Where to look: Lower, older leaves

What to look for: Yellowing of leaves and leaf fall off, curling of leaves, necrosis spots

» Learn more about magnesium deficiencies


 

Manganese (Mn)

manganese (1)Manganese deficiency symptoms begin with yellowing of upper, young leaves between the leaf veins. The leaf will have a netted appearance, because the veins of the leaves will remain green. Blossom buds may not develop and will fall off. Overall there can be a reduction in the size of the plant.

Where to look: New leaves

What to look for: Yellowing of leaves between the veins, netted appearance and stunted growth, necrosis spots

» Learn more about manganese deficiencies


 

Molybdenum (Mo)

molybednumMolybdenum deficiency symptoms begin in the older leaves at the bottom of the plant. The leaves will appear yellow, and oftentimes the rest of the plant appears light green as the deficiency progresses.

Where to look: Lower, older leaves and middle leaves

What to look for: Yellowing of leaves between the veins, leaf curl, pale green leaf color

» Learn more about molybdenum deficiencies


 

Nitrogen (N)

nitrogen defeNitrogen deficiency affects the entire plant with very stunted growth and small leaves. Yellowing begins in the lower leaves on the bottom of the plant, and proceeds towards younger leaves. Stalks appear weak and spindly.

Where to look: Lower, older leaves, stalks, overall plant growth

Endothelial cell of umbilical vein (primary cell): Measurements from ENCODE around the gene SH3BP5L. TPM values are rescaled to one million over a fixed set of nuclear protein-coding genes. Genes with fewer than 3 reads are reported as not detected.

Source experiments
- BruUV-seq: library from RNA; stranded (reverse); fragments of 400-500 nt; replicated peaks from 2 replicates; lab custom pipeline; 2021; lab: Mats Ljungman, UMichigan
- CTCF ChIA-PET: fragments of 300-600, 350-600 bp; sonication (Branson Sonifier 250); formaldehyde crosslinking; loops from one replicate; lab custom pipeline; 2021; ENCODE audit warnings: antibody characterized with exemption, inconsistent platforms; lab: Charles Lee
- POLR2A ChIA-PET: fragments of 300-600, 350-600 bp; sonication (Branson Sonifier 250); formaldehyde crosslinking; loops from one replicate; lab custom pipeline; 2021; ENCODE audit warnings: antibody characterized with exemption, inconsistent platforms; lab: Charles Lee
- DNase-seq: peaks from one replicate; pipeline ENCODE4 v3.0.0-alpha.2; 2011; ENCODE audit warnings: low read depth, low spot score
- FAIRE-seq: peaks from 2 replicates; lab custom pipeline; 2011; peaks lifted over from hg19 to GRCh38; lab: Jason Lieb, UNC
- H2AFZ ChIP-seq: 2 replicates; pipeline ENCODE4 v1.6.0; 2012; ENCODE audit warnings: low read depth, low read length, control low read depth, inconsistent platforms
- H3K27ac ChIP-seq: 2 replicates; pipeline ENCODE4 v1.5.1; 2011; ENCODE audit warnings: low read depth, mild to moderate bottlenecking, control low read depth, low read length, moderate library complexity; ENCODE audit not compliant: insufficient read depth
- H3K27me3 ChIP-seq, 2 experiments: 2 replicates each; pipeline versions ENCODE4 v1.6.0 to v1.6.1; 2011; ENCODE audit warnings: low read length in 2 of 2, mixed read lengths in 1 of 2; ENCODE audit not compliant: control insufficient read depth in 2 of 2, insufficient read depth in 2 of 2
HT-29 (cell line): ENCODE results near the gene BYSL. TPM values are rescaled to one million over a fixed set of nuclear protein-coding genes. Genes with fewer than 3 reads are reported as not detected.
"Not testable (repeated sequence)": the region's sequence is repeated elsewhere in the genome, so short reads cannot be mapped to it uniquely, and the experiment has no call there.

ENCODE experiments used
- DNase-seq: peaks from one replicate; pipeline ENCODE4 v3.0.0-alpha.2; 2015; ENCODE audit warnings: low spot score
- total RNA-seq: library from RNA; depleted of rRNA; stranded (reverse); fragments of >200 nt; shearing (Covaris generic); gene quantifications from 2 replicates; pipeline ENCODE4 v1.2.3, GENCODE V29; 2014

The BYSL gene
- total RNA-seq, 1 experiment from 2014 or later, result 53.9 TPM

What to look for: Yellowing of leaves, weak and spindly stalks, small plants, tip burn, pale green leaf color

» Learn more about nitrogen deficiencies


 

Phosphorus (P)

phosphorusPhosphorus deficiency results in stunted growth similar to nitrogen deficiency. Plants remain a very poor size. Leaf color appears dull dark green, or bluish green, with a purplish color of the petiole (leave stem) and veins on younger leaves. In fruit bearing plants, flowers are produced, but there are low fruit yields.

Where to look: Older leaves and grow tips

What to look for: Dull, dark green color and purple or reddish discoloration, brittle stems

» Learn more about phosphorus deficiencies


 

Potassium (K)

potassiumPotassium deficiency results in very stunted plant growth and yellow or purple tinted leaves. Older, lower leaves look wilted with browning and curling at leaf edges and yellowing between leaf veins and around leaf edges. Left unchecked, older leaves will begin to die off and symptoms will progress to upper, younger leaves. Potassium deficiency gives the plant poor disease resistance.

Where to look: On the outside edges of lower, older leaves

What to look for: Yellowing and dead areas, curled edges, necrosis, death of growth tips

» Learn more about potassium deficiencies


 

Silicon (Si)

silicon1Silicon deficiency affects new leaves, roots or stems with malformations from warping, hardening, and sometimes thickening. Silicon deficiency is rare, and is not a nutrient that is considered essential for plant growth and development.

Where to look: New leaves

What to look for: Irregular growth

» Learn more about silicon deficiencies


 

Sulfur (S)

sulfur (1)Sulfur deficiency results in yellowing of the upper, younger leaves. Leaf veins may appear lighter in color than the surrounding areas of the leaf. A sulfur deficiency should not be confused with a nitrogen deficiency, which appears first on lower, older leaves before spreading to the whole plant.

Where to look: New leaves, leaf veins

What to look for: Yellowing and lighter leaf veins

» Learn more about sulfur deficiencies


 

Zinc (Zn)

zincZinc deficiency results in stunted plant growth and small leaves. Yellowing occurs on upper, young leaves. Leave tips die and flowers may stop growing or die off.

Where to look: New leaves, flower buds, and older leaves

What to look for: Yellowing, dead leave tips, dead or dying blooms, molting

» Learn more about zinc deficiencies